Format: Paperback
While the essays in "The Sovereignty of Good" are definitely worth reading, I wish I would not have bought them in this edition. Routledge is asking $15 for this book. I have found numerous typographical errors, which is inexcusable given that the book has been reprinted many times since 2001. Additionally, it contains no new notes or introductions. It is merely a reprinting of 1970 version of the text. Finally, the physical book just feels a bit cheap. Really, for the price and from this publisher, I expected more.

I recently discovered that for just a few dollars more, I could have bought "Existentialists and Mystics"(Penguin, 2001). It contains the text of "The Sovereignty of the Good" along with nearly two dozen additional essays by Murdoch. The editors have also included explanatory notes which will be helpful for readers who have limited knowledge of mid-twentieth century philosophy. For instance, when Murdoch discusses McTaggart and Hampshire in "The Idea of Perfection", she does not offer full citations for the essays and books she references (at least such citations are not included in the Routledge reprinting). The editors of "Existentialists and Mystics" include the citations and offer brief notes about books and authors. Simple? Yes, but also time-saving. (Who wants to do a Google search in the middle of reading a good argument?)

Anyway, I will be buying "Existentialists and Mystics" in short order. I'll use the Routledge either as my mark-up or lend-out copy of the text. But I recommend you save yourself the trouble and buy the right book the first time.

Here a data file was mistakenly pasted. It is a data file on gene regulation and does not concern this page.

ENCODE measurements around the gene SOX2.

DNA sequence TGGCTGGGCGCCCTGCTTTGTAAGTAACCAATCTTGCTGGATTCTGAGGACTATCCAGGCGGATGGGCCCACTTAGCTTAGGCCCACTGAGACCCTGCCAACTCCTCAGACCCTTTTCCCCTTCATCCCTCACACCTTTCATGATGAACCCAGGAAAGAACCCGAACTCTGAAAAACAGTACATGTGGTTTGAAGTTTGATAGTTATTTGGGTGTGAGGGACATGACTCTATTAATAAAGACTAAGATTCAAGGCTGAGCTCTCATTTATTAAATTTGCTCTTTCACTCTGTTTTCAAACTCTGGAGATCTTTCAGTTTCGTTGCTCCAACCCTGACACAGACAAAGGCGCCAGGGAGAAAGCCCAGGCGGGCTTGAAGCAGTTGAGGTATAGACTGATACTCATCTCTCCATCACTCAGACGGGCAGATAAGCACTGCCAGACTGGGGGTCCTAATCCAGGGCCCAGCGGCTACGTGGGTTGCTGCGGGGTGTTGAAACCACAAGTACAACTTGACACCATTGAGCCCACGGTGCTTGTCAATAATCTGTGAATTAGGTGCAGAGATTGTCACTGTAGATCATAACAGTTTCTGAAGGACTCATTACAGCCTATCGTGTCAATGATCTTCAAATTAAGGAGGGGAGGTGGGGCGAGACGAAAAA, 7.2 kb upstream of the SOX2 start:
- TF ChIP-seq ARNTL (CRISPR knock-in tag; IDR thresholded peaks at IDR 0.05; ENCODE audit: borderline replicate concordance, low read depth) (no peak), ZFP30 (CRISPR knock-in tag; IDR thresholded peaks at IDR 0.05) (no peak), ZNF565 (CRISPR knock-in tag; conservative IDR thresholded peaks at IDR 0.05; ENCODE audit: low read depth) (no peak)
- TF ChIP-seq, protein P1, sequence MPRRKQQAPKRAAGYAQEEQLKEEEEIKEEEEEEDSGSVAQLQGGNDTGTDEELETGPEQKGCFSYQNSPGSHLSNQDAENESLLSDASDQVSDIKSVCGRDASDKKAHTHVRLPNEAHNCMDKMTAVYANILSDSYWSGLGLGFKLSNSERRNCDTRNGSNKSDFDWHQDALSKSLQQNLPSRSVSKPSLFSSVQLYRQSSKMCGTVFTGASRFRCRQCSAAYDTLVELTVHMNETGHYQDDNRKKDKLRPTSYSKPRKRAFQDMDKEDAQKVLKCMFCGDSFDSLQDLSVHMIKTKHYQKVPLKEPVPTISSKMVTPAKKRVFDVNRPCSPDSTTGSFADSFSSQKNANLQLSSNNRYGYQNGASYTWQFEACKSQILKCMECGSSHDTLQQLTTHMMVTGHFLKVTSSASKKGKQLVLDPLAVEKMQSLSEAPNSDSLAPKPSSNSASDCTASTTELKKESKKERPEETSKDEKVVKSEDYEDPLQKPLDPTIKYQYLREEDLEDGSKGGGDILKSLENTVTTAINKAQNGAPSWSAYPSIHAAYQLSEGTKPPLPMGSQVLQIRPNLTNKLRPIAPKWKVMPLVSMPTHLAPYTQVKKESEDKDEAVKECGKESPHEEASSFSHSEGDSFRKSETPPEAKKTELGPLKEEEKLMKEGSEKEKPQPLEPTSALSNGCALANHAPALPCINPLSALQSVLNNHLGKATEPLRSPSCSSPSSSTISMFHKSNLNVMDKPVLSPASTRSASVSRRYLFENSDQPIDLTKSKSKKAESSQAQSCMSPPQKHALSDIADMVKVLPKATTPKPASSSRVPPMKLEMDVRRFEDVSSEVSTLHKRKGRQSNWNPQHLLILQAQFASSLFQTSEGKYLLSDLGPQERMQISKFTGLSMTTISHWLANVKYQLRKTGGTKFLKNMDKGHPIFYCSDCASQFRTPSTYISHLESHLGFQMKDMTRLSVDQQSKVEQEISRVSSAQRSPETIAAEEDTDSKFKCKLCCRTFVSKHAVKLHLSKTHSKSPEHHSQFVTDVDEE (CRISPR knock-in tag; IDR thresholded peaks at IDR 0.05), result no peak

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46 of 56 people found the following review helpful By A Customer on August 17, 2000
Format: Paperback
Murdoch's clarity and keenness as a thinker are everywhere evident in the three essays that comprise this short book. It is at once a kind of paean to common sense and an intricate philosophical working-through of fundamental human dillemmas.
In the subject of moral philosophy, Murdoch clearly comes down on the side of what many might feel to be a kind of Anglican conservatism, though a careful reading will, I think, reveal the deep sense of connectedness and love which inform her thinking. In particular, the book offers a fertile critique of central concepts in existential thought, and of the moral relativism which postmodern philosophy can sometimes engender.
Readers of her novels in particular will appreciate this glimpse of Murdoch's philosophical thought, and will notice how it informs her craft as an artist.
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7 of 7 people found the following review helpful By James Henderson on July 28, 2010
Format: Paperback
The nature of goodness is an issue today in the writings of Iris Murdoch. The Sovereignty of Good includes three essays by her. In reading her essay, "The Sovereignty of Good over other concepts", I found her returning to the allegory of the cave and the metaphor of the Sun that I first read in Plato. Murdoch claims that "'Good is a transcendent reality' means that virtue is the attempt to pierce the veil of selfish consciousness and join the world as it really is." (p 91) For Murdoch this is a claim that Art is the way that humans can reach this unity in that,
"The mind which has ascended to the vision of the Good can subsequently see concepts through which it has ascended (art, work, nature, people, ideas, institutions, situations, etc.) in their true nature and in their proper relationships to each other." (p 92)
The discussion of the good by Iris Murdoch reconsiders this and other themes found in Marcus Aurelius and Plato. It is a difficult but worthwhile read.